Installing CR Laurence Windows in Our Sprinter Van

with 2 Comments

Our van started as a cargo van, meaning it had no windows in the back. The privacy is nice, but there is very little ventilation and feels very small and claustrophobic, not to mention looks like a bit of a creeper van. We decided it was time to cut two giant holes in the van and add some CR Laurence vent style windows. One would go in the slider door and another in the driver’s side. The left side is the FW621L window and the right side (slider door) is the FW625R window. We may end of adding rear door windows, but we’re going to wait a while because we may decide we like it without them. It’s not exactly something you can undo!


Picking Up Our CR Laurence Windows

There are several places online to purchase these Sprinter van windows and the prices and shipping charges can vary quite a bit. We ending up purchasing ours from because they were the least expensive. Greg, the owner, told me about a pickup option to avoid the $90 per window shipping charge. I was all over that! CR Laurence has a truck that comes to Vegas once a week from LA and can deliver them to the local warehouse. Check on their website to see if there is a warehouse near you before paying loads of cash for shipping! After purchasing the windows through Campervan-HQ, they sent me very easy instructions on where and when I could pick the windows up locally. I went to will call at the local CRL warehouse and it was a breeze.



Should I Install These Myself?

I originally was going to pay a local RV shop to install these windows, but after researching other people’s installs, it looked incredibly easy to do. Afterall, I already installed our roof vent and I do way more difficult tasks at my job every day. I guess it’s just intimidating cutting those big holes because there is no going back. The key is to look at it like a piece of sheet of metal rather than a $40,000 Mercedes. Most people that have common sense, a little patience, and know how to operate a saw can install these windows in less than a day. So after I stared at those blank, metal walls for several weeks, I was ready to bust out that jigsaw and get this over with.




The windows come with a fixed seal attached to the outer frame, This is nice because there is no glue or sealers required for install.


Time to Cut

Cutting the hole is actually super easy. Cargo vans have the same inner structure as passenger vans, therefore the install is very straightforward.


The first step was to drill several holes, from the inside, along the corners and a couple along the top and sides.



Once all those holes were drilled, I “connected the dots” on the outside with masking tape to draw out a cut line.


I went a bit wider in order to protect the outside of the van from scratches from the jigsaw foot.


I used a jigsaw with a “thin metal”, fine tooth blade for the cleanest cut.



Do not use a battery powered jigsaw. You don’t want the battery to run low causing the jigsaw to slow down.

This causes havoc on the outside of the van panel. I know this from experience.

When the blade slowed down just slightly, it made a huge difference in the performance of the cut. I stopped immediately and switched to a corded jigsaw.


I took my time cutting the hole and used Gorilla tape to prevent the panel from pulling or falling. The sheet metal cuts very easy except for where the vertical wall supports are.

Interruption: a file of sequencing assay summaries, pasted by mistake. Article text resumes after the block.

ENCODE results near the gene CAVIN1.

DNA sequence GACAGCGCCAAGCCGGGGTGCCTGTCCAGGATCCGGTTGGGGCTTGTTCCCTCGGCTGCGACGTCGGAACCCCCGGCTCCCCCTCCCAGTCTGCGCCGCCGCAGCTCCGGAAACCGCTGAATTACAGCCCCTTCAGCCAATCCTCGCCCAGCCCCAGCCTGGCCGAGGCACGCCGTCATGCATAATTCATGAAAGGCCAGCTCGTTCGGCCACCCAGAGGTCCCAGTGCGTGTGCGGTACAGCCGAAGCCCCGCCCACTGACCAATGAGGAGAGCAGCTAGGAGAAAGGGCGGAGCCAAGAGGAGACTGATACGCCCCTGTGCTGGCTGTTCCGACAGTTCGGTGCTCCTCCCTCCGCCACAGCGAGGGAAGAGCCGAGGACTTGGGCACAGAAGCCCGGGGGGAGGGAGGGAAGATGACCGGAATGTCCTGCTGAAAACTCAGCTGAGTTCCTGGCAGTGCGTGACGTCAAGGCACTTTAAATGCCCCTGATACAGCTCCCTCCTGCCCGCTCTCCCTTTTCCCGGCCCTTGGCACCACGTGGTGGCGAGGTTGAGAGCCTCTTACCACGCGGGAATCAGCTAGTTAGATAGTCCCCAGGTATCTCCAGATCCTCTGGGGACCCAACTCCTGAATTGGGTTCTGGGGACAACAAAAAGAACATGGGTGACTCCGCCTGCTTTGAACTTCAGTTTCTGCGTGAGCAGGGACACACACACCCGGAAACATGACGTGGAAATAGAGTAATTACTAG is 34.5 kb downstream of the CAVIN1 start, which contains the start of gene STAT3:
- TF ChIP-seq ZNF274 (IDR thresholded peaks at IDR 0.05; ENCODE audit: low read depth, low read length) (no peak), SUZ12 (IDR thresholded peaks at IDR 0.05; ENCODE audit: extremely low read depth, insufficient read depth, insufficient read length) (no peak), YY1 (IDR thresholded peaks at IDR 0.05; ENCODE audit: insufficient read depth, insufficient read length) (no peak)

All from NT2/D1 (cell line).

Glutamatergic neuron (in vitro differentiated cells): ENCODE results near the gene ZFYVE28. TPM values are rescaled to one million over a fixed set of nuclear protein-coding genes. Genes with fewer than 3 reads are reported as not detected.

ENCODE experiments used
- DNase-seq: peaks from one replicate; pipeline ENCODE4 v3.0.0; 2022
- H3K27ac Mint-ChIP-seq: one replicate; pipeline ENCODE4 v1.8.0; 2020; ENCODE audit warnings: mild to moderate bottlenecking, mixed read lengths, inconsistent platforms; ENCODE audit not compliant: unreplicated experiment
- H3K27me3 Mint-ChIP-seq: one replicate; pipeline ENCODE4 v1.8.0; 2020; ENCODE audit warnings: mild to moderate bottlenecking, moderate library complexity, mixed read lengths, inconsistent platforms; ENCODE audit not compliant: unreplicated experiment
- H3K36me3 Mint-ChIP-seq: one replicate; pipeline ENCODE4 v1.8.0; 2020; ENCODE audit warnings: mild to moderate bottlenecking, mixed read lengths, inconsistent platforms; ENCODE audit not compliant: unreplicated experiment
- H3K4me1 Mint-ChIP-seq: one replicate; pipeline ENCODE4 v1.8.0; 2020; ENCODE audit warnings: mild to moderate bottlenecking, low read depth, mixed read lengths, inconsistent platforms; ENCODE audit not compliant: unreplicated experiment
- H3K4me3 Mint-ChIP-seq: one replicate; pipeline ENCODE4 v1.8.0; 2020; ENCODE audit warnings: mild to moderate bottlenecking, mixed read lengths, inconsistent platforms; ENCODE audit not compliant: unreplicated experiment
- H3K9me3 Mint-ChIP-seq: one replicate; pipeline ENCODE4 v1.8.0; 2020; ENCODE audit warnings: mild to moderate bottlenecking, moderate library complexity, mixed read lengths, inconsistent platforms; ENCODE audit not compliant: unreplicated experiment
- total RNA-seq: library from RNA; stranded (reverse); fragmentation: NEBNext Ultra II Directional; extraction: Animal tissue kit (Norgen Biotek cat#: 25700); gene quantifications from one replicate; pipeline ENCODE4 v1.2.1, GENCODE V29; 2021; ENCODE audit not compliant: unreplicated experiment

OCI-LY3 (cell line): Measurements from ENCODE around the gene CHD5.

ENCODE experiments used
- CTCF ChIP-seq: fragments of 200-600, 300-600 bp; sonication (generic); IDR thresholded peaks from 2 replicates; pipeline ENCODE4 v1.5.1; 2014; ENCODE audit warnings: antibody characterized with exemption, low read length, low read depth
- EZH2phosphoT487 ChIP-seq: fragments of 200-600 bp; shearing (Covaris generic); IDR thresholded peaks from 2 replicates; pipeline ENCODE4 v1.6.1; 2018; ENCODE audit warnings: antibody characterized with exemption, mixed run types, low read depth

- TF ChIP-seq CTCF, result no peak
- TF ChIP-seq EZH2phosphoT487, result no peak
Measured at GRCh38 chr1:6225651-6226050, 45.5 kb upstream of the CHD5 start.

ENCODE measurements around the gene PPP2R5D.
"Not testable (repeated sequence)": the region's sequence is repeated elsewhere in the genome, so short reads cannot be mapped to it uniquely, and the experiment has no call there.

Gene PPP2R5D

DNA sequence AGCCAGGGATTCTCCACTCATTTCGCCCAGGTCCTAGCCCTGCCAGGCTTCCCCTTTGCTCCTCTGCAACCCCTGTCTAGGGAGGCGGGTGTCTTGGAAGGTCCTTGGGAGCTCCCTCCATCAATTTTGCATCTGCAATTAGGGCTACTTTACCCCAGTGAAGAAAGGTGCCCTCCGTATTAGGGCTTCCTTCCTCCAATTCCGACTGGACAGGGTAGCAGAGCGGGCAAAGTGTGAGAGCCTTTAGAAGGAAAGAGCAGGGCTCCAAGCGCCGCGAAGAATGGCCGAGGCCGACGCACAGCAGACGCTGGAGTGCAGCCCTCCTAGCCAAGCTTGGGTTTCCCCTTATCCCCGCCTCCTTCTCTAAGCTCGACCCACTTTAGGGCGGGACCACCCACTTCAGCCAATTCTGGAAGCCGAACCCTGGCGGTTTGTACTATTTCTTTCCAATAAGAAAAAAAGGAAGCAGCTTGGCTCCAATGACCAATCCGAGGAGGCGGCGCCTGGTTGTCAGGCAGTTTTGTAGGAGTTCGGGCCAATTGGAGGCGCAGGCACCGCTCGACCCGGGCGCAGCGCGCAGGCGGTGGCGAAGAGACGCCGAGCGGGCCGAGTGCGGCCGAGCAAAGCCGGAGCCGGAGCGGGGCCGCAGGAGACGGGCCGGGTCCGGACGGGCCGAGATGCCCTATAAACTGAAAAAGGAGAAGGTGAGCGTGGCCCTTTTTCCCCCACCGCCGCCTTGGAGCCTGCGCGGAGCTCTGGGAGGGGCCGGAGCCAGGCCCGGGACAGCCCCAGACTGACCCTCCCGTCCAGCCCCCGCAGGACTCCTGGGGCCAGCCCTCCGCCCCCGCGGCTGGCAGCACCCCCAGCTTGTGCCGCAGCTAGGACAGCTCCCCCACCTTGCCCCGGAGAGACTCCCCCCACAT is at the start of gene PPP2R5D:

Walla! We have a window hole.


After the hole was cut and the window was test fitted, I primed the edges of the bare metal with Rustoleum oil based paint using a foam brush.


While that paint dried, I decided to just go for it and get the other hole cut.


There’s no turning back now!



Window Installation

After I set the window in place, I had Anna hold them there while I screwed the inner trim into place. I decided it wouldn’t hurt to put a couple large pieces of Gorilla tape at the top JUST in case Anna slipped or something happened where she couldn’t hold it anymore. At first, the window didn’t seem like it fit flush to the outside of the van, but after about 5-6 passes of tightening the screws, the window sucked in and made a nice tight seal to the van. The fit was perfect on the left side window, but for some reason, the right side had to be cut slightly larger in order to fit. CRL says to ONLY use a screwdriver by hand because the screws can strip out easily, but I ended up carefully using my cordless screwdriver on low speed/ torque setting.


Left side is complete.


And the slider door/ right side is complete.


I love how clean and flush these windows are to the outside of the van, yet have windows that open up to get a nice cross breeze.


Leak test!

The next step was to see if they passed the hose test. Yep! They passed. No leaks.



The Finished product

It’s starting to look like an adventure van!



Follow Pete:

Do more with less! That is my motto lately. I love getting outdoors and exploring new places, usually on my KTM motorcycle. My wife, Anna, and I recently bought and built out a Sprinter van to do more of the things we love. Traveling and seeing new places is always at the top of our to-do list.

2 Responses

  1. MXSteve
    | Reply

    I read your post on the roof fan. “We don’t plan on putting any windows in the back of our van so having the fan over the bed was the best place for us.” I just bought a new truck to haul my KTM. It seems I have the same bug. I’m not gonna do this or that. I always end up doing it later. Van looks super sick with the upgrades you have done. I’m thinking about putting some of those gripper tires on my Toyota.

    • Pete
      | Reply

      Thanks, Steve! I love the Nitto tires. I have them on my pickup as well.

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